Now that you're familiar with the landmarks, let's review the sequence of steps for this exam. Before starting the procedure wash your hands thoroughly and make sure that the stethoscope has been cleaned with a disinfectant wipe.

First, familiarize yourself with the stethoscope chest piece. The auscultation of the heart is performed using both - the diaphragm and the bell. The diaphragm is best for high frequency sounds, such as S1 and S2. The bell best transmits low frequency sounds, such as S3 and S4.

Begin by ensuring that the area to be examined is exposed, and request the patient to lie down at a 30-45° degree angle on the exam table. Before placing the stethoscope, a good rule of thumb is to locate the 2nd ICS by palpating for the Angle of Louis, which is at the level of the 2nd ICS. Next, place the diaphragm at the right sternal edge of this ICS, which is the aortic area. Listen at each auscultation spot for at least 5 seconds to ensure that you're not missing any subtle sounds. In addition, throughout the exam ask the patient to breathe in and out, because in presence of an abnormal sound, the timing in the respiratory cycle can provide a vital diagnostic clue. While auscultating the aortic area, listen for S2, which represents the aortic valve closing. Next, move to the pulmonic area, which is on the left sternal edge of the 2nd ICS. Here, again you can clearly distinguish the second heart sound, which represents the pulmonic valve closure. Subsequently, using the diaphragm, auscultate the tricuspid area at the 4th or 5th ICS on the left sternal edge. Here, listen for the first heart sound due to the tricuspid valve closing. Lastly, place the diaphragm in the mitral area and listen for S1, which represents the mitral valve closure.

In addition to the four valve-associated landmarks, auscultation of the lungs and major arteries can provide essential information regarding the cardiovascular functioning. Using the diaphragm, auscultate at the base of the lungs to listen for any crepitations or crackles, which indicate pulmonary edema, a sign of heart failure. Next, with the bell, auscultate the carotid arteries. Frequently, a murmur that is present from the aortic valve may be heard in this area. Also, auscultate here for a bruit, which is a swishing sound produced by turbulent blood flow, a sign of carotid artery stenosis. Finally, to assess for peripheral vascular disease, auscultate for abdominal bruits at the aorta area, renal arteries, and femoral arteries.

You've just watched JoVE's presentation on cardiac auscultation. The video reviewed important auscultation landmarks and illustrated how to perform the steps of this exam in a structured fashion.

Auscultation of the heart remains one of the fundamental skills for any clinician to master, and it provides vital diagnostic clues to many cardiac abnormalities. Therefore, learning the correct technique for auscultation is essential in order to be able to distinguish normal from pathological. As always, thanks for watching!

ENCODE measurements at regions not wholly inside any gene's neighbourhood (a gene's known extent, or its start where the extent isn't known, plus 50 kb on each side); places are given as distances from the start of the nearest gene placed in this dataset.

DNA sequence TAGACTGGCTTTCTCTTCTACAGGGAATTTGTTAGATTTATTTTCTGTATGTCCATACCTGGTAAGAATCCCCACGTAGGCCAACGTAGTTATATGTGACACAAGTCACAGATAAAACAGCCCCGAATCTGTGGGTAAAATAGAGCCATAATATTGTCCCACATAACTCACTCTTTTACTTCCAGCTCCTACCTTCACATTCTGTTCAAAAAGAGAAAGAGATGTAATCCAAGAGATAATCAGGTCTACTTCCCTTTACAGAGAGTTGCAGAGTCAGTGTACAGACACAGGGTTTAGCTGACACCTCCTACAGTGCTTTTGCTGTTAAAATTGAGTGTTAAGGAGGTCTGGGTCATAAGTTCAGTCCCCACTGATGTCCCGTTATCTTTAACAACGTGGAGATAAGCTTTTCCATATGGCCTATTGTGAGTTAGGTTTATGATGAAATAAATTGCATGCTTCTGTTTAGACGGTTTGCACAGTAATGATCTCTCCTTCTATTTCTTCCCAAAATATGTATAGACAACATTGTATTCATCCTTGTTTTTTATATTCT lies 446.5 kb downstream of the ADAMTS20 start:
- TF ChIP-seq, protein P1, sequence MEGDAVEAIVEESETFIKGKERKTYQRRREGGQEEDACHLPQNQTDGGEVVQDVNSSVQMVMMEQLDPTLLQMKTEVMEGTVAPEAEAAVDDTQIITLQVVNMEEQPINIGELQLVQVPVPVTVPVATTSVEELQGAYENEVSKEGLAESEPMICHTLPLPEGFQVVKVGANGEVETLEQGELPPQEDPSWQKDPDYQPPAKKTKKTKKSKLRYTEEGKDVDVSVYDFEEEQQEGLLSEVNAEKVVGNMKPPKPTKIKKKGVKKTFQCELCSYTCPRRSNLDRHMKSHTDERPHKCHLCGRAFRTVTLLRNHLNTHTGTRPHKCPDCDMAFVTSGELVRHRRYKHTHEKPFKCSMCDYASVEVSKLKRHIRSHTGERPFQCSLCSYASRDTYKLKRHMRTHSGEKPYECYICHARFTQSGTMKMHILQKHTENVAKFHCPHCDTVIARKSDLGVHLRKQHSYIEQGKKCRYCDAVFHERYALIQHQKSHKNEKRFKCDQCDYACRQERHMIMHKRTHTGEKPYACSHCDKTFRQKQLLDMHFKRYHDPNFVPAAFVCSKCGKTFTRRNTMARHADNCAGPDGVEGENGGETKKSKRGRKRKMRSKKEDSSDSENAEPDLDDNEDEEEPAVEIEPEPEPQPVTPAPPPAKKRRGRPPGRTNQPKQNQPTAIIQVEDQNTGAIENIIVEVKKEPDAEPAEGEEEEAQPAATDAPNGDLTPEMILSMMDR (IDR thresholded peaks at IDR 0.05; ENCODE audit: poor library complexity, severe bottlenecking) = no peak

Summary

Auscultation of the heart remains one of the fundamental skills for any clinician to master, and it provides vital diagnostic clues to many cardiac abnormalities. Learning the correct technique for auscultation is essential in order to distinguish the normal from the pathological. All cardiac areas must be auscultated in a structured and methodical fashion. The physical findings should be interpreted with respect to the cardiac cycle, and the intensity, duration, pitch, and timing of each sound should be noted. It is essential to memorize the anatomical landmarks where the stethoscope should be placed on the patient's chest, and always examine the patient in a quiet environment. It is important to listen for at least 5 sec, while the patient is breathing normally, to avoid one of the common mistakes made during the physical exam - not allowing adequate time to listen to the heart sounds. Physicians must be familiar with their stethoscopes and engage both the diaphragm and the bell during the heart auscultation.

1. Position the patient at 30-45 degrees.

2. Make sure the area being examined is exposed, and never auscultate through the gown.

3. Place the stethoscope in the defined anatomical landmarks (Figure 1). A good rule of thumb to find the second intercostal space is to locate the angle of Louis (manubriosternal joint), which is at this level. Palpate across and down with your fingers to locate the other intercostal spaces described.

Figure 1
Figure 1. Auscultation surface landmarks.

  1. Aortic area
    1. Place the diaphragm of the stethoscope at the 2nd intercostal space, right sternal edge. This is the anatomical landmark for the aortic valve.
    2. Listen for at least 5 sec for the second heart sound, which represents the aortic valve closing.
  2. Pulmonic area
    1. Place the diaphragm of the stethoscope at the 2nd intercostal space, left sternal edge. This is the anatomical landmark for the pulmonary valve.
    2. Listen for at least 5 sec for the second heart sound, which represents the pulmonary valve closing.
  3. Tricuspid area
    1. Place the diaphragm of the stethoscope at the 4th - 5th intercostal space, left sternal edge. This is the anatomical landmark for the tricuspid valve.
    2. Listen for at least 5 sec for the first heart sound, which represents the tricuspid valve closing.
  4. Mitral area